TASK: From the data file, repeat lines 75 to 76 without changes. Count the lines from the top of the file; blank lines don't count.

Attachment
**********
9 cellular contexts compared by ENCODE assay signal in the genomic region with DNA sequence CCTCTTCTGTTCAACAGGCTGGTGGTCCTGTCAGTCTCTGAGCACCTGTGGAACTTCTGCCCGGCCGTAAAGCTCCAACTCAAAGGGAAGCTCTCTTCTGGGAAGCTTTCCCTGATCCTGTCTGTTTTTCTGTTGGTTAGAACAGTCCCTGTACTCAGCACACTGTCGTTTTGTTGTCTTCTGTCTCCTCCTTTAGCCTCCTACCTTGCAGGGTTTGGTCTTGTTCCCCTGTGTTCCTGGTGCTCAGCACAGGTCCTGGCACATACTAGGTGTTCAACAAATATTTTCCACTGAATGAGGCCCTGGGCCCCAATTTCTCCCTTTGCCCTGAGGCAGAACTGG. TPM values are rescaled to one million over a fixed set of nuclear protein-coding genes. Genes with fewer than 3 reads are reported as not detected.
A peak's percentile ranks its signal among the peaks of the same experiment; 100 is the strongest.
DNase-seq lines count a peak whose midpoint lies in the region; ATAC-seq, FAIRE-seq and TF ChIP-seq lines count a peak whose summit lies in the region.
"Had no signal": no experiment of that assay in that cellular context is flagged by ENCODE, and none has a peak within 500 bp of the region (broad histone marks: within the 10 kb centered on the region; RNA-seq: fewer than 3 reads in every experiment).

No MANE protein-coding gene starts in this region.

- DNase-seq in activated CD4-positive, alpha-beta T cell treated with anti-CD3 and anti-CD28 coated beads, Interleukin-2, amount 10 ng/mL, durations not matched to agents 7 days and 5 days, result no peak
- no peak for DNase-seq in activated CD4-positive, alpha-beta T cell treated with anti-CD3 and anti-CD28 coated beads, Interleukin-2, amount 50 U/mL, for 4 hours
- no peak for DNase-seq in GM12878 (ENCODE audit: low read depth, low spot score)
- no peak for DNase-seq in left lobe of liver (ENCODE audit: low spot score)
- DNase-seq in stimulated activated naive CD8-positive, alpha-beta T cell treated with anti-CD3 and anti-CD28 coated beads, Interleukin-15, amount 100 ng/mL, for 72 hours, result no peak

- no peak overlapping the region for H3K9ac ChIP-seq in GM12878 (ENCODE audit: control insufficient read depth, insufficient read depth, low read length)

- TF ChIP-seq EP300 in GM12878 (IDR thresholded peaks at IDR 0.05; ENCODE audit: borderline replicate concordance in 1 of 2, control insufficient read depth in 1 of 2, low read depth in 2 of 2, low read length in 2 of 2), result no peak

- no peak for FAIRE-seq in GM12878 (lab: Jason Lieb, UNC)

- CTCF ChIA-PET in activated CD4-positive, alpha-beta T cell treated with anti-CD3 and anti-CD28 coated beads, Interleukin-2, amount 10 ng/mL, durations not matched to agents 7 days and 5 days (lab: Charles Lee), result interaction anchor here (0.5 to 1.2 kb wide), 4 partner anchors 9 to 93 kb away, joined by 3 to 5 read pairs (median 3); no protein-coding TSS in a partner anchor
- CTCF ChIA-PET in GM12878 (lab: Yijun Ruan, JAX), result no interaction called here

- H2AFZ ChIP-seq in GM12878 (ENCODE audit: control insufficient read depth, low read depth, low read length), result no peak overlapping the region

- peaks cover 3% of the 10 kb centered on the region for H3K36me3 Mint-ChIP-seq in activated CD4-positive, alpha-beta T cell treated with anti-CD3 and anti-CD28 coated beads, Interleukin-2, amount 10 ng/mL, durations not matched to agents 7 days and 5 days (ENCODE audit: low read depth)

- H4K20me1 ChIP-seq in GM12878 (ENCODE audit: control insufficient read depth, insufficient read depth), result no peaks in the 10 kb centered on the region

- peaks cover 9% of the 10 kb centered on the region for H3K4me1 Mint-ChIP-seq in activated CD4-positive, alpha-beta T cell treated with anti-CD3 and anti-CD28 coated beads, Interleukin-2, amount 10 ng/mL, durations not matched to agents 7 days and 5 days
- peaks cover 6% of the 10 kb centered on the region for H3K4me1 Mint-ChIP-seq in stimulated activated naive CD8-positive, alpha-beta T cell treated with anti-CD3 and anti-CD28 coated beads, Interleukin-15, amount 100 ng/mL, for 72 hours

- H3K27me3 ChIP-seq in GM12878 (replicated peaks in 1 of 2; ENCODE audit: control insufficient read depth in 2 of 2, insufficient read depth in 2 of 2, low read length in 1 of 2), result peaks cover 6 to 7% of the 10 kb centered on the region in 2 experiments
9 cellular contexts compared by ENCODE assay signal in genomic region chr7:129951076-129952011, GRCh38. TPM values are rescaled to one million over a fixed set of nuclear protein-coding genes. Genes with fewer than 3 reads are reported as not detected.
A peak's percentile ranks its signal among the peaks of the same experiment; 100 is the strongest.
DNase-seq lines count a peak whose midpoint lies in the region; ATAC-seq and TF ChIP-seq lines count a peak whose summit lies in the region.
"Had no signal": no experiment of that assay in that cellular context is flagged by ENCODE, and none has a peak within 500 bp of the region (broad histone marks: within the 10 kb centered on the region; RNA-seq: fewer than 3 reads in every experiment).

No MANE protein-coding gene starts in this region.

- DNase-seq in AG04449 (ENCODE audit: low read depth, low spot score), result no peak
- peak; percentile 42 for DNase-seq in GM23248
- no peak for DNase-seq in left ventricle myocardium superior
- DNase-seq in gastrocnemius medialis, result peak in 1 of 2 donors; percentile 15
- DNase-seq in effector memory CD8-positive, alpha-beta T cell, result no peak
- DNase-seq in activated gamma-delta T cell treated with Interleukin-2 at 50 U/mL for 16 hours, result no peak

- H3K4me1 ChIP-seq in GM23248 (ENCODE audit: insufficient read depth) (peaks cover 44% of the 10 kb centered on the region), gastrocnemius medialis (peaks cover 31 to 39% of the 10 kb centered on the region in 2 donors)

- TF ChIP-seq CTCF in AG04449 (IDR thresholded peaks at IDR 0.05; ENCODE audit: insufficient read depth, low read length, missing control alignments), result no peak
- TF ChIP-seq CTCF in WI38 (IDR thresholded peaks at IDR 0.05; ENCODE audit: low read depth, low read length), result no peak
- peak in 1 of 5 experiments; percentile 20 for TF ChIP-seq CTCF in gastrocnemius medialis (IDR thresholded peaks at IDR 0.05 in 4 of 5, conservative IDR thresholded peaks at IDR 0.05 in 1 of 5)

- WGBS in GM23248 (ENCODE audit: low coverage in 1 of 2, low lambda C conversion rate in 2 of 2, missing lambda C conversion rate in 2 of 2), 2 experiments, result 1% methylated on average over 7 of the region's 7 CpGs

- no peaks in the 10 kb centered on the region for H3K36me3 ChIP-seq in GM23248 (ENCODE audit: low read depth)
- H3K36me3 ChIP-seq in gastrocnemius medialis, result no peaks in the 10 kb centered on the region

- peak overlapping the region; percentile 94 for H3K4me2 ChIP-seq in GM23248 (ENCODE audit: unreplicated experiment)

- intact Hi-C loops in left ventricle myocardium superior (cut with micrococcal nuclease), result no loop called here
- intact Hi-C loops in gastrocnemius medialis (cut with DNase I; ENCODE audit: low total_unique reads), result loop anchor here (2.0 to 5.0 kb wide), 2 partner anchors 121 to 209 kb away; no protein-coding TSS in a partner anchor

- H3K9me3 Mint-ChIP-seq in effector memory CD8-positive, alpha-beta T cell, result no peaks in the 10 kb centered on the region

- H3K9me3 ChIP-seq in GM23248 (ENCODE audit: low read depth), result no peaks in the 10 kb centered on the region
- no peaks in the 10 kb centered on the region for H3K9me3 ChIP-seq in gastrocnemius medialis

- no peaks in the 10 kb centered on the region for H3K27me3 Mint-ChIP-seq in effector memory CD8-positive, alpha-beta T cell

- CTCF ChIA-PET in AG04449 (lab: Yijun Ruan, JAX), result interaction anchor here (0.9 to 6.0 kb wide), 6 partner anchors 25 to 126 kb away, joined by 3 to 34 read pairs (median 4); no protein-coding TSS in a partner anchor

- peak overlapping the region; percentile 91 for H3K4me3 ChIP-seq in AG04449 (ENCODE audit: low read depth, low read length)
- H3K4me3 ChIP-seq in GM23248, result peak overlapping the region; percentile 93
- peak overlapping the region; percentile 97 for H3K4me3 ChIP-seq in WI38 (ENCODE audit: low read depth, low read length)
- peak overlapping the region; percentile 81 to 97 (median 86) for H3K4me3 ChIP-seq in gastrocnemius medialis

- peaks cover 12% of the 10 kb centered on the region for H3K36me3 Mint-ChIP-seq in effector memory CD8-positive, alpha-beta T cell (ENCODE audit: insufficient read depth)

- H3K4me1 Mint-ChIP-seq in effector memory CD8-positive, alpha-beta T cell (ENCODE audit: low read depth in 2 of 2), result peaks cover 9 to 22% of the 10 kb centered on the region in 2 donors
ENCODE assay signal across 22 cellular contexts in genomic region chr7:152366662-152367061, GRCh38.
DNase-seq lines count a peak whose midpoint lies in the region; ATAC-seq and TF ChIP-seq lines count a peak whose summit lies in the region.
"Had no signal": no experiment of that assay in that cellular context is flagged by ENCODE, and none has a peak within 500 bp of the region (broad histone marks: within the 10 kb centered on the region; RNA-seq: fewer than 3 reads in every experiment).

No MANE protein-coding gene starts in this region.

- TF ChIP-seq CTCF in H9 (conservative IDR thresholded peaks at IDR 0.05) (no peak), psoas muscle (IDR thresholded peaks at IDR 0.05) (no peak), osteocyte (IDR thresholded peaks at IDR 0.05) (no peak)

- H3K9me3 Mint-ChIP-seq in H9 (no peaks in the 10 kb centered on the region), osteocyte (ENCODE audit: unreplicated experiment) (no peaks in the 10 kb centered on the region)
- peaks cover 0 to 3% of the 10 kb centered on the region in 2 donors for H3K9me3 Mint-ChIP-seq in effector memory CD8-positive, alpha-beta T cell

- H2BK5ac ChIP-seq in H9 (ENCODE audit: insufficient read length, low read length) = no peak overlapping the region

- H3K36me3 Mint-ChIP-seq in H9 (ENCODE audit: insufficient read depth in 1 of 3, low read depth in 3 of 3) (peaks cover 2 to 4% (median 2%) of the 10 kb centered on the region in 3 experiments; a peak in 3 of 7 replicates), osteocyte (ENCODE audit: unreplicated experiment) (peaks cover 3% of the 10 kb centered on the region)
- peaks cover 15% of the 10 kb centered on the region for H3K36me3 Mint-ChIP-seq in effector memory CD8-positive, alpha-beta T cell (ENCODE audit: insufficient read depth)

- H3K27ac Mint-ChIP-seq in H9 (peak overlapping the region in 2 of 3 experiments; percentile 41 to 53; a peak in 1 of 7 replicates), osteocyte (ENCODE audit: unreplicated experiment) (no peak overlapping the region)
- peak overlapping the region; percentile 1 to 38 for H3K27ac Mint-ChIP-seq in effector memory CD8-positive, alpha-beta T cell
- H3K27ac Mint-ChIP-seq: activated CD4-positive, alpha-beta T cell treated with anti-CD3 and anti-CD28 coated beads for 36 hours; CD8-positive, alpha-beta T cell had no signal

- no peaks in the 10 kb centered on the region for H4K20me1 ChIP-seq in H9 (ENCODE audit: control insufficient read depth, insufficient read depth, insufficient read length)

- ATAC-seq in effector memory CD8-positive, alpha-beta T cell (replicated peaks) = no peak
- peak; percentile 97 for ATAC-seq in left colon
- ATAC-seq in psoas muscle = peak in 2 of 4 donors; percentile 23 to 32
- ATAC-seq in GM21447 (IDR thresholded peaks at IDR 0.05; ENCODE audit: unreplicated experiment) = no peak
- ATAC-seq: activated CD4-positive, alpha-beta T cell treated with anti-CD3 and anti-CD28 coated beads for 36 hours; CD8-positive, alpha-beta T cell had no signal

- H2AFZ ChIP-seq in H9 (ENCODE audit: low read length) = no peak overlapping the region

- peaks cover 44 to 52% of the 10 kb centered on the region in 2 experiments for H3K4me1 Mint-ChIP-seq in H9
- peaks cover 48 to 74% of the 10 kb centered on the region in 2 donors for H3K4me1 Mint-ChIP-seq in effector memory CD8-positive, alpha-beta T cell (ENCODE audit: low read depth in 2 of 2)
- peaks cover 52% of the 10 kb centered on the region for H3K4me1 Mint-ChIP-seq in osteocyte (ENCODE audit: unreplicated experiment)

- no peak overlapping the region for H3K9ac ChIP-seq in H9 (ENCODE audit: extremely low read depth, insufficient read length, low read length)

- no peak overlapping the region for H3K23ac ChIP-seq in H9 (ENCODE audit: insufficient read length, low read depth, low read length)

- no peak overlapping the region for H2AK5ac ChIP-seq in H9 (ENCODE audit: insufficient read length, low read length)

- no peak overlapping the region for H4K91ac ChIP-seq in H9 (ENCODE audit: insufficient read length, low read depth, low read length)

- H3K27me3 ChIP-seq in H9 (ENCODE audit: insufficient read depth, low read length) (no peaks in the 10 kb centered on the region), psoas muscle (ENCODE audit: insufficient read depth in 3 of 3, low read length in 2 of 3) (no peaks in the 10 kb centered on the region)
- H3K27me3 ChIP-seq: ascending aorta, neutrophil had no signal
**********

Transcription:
- peaks cover 48 to 74% of the 10 kb centered on the region in 2 donors for H3K4me1 Mint-ChIP-seq in effector memory CD8-positive, alpha-beta T cell (ENCODE audit: low read depth in 2 of 2)
- peaks cover 52% of the 10 kb centered on the region for H3K4me1 Mint-ChIP-seq in osteocyte (ENCODE audit: unreplicated experiment)